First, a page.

ALAN CLARK Biography - Polititians


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Alan Kenneth Mackenzie Clark (April 13, 1928 - September 5, 1999) was a British Conservative politician, historian and diarist. Alan Clark was the eldest son of Lord Clark of Saltwood. He was educated at Eton and Christ Church, Oxford, where he studied law. He did not practice however, and instead became a military historian. His first book, The Donkeys (1961), was a revisionist history of British involvement in the Great War, which was well received by the public but which greatly irritated the Army. It was the inspiration for the popular pacifist musical Oh! What a Lovely War, though Clark himself was not pleased with the adaptation. He produced several more respected studies of the First and Second World Wars, before becoming involved in politics.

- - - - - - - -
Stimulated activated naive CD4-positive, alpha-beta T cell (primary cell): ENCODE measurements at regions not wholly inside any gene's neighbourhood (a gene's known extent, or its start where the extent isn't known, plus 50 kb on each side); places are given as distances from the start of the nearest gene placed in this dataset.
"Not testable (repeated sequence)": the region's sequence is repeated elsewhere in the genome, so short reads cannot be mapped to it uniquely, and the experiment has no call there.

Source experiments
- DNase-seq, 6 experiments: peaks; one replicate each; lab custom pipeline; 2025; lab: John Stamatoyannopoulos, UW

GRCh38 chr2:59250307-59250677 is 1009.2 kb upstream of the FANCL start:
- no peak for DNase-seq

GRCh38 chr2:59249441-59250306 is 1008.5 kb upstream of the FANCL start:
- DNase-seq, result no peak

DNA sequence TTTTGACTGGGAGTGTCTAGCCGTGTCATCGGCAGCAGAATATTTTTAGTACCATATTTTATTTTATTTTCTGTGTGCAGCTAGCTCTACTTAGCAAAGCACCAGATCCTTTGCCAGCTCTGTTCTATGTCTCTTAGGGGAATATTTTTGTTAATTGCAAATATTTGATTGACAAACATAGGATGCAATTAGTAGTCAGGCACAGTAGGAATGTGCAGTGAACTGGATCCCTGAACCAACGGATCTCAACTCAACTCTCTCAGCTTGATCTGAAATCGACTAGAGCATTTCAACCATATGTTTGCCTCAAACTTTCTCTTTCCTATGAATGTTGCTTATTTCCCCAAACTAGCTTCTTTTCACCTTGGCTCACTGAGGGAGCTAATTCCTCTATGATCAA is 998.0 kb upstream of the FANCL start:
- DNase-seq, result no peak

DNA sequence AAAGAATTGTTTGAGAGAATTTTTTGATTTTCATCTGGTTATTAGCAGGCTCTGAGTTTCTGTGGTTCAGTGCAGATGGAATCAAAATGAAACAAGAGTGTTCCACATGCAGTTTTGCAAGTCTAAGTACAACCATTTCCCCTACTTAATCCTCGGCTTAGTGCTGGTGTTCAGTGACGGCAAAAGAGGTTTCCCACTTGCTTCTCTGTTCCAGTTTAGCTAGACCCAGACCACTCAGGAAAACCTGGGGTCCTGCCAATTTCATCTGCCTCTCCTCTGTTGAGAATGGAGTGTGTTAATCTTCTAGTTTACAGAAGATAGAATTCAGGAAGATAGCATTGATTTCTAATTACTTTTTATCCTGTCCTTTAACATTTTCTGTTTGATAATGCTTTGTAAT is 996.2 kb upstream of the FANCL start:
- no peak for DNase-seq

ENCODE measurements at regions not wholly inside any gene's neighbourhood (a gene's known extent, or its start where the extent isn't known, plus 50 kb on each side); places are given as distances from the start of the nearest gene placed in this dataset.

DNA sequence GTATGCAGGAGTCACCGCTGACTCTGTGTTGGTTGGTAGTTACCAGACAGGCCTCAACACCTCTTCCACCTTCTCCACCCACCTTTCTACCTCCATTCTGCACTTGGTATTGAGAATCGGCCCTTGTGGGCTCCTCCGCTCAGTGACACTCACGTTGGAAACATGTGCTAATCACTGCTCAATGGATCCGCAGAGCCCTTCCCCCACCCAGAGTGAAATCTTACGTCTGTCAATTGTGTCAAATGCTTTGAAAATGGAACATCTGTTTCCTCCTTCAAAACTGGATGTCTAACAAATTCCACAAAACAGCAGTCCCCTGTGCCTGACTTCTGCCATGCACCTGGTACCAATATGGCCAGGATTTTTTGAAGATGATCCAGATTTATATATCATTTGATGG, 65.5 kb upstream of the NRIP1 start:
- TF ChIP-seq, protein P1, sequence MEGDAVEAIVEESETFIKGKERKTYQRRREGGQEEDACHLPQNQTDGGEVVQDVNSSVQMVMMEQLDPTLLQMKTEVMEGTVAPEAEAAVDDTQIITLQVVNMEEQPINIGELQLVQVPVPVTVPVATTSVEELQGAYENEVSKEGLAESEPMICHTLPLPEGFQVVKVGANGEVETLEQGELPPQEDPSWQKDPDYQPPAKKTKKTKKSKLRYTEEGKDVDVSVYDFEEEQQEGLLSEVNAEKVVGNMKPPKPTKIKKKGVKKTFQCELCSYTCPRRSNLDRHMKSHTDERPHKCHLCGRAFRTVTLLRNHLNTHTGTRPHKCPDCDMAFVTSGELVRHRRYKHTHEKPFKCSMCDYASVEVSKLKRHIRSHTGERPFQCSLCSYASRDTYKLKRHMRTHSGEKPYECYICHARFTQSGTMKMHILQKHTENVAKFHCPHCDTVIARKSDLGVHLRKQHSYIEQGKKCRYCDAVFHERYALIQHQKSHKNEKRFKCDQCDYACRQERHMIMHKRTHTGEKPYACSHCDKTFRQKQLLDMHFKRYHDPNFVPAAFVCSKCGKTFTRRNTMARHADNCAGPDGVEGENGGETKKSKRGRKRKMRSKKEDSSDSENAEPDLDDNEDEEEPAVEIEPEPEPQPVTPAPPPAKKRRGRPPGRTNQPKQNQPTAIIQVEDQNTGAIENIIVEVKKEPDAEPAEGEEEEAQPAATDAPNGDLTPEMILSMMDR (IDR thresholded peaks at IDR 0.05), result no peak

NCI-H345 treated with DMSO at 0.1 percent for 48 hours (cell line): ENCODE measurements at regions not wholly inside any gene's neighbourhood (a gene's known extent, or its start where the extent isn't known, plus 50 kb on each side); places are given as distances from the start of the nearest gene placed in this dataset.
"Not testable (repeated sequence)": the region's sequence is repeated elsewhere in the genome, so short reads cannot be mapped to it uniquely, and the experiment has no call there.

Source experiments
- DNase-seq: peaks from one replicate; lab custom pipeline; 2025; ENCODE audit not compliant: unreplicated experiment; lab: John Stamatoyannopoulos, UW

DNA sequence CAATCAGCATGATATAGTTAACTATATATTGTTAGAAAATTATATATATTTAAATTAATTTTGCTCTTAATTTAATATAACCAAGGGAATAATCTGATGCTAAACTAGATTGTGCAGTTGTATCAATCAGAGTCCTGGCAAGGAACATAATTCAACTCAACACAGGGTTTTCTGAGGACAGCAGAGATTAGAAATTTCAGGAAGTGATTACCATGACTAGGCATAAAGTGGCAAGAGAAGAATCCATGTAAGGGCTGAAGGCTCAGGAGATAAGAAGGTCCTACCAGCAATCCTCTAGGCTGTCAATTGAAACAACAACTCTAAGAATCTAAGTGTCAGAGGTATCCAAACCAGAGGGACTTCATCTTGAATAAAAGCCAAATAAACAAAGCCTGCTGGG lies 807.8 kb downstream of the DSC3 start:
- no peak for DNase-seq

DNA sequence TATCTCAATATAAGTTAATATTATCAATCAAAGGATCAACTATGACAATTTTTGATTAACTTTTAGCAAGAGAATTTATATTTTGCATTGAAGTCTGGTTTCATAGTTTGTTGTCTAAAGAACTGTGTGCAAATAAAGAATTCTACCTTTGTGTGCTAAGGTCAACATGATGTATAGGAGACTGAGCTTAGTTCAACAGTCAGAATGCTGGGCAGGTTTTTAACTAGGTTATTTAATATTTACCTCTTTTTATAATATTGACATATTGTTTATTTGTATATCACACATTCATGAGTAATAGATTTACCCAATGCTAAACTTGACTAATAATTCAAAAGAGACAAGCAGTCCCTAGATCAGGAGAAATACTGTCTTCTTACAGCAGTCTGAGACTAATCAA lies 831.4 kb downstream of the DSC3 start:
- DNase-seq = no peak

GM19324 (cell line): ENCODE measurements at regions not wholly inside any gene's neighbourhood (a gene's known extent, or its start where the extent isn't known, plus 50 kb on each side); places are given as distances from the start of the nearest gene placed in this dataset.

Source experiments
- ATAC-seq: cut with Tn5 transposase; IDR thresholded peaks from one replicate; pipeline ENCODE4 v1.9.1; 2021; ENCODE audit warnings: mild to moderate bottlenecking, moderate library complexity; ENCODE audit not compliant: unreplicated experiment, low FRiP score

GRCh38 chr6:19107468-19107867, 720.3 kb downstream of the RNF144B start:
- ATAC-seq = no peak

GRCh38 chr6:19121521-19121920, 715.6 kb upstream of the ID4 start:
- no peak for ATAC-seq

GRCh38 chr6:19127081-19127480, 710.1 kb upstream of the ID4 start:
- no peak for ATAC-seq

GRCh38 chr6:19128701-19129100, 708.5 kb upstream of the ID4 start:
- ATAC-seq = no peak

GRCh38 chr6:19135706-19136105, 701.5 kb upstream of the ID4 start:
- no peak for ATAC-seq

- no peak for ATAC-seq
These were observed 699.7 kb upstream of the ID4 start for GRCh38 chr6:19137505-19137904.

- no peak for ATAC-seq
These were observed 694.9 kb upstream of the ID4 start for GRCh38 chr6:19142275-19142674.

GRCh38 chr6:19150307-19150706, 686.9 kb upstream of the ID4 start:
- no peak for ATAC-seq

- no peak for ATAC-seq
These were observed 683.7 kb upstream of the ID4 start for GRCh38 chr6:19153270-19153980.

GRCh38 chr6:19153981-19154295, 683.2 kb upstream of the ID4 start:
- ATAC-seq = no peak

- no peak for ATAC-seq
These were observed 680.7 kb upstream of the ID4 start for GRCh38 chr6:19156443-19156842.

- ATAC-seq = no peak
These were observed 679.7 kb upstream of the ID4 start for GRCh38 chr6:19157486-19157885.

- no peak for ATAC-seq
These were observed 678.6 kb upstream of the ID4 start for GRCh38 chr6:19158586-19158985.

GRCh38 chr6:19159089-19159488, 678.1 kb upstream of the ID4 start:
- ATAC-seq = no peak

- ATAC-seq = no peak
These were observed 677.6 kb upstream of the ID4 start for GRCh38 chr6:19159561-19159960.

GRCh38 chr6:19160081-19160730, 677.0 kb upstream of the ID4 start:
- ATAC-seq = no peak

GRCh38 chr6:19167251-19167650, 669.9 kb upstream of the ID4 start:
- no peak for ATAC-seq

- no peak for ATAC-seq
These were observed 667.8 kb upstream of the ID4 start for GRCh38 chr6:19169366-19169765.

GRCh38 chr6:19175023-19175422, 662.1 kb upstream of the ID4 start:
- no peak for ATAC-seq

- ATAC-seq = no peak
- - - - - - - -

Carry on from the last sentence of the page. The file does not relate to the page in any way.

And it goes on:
Clark entered Parliament as MP for Plymouth Sutton in 1974 and served in various junior ministerial posts at the departments of Employment, Trade and Defence during the Thatcher governments of the 1980s.


He was an outspoken maverick with strong views on animal rights, Unionism, race and class. Although personally liked by Margaret Thatcher, she never entrusted him with high office and he left Parliament in 1992 following her fall from power. He then published his political and personal diaries, which caused a minor scandal by their candid descriptions of senior Conservative politicians such as Michael Heseltine, Douglas Hurd and Kenneth Clarke.


He became bored with life outside of politics however, and returned to Parliament as member for Kensington and Chelsea in the election of 1997. He died in 1999 of a brain tumor.


After his death, his seat was contested and won by Michael Portillo.


A recent BBC TV serialisation of his Diaries re-ignited the controversy surrounding their original publication and once again brought his memory back into the UK press and media.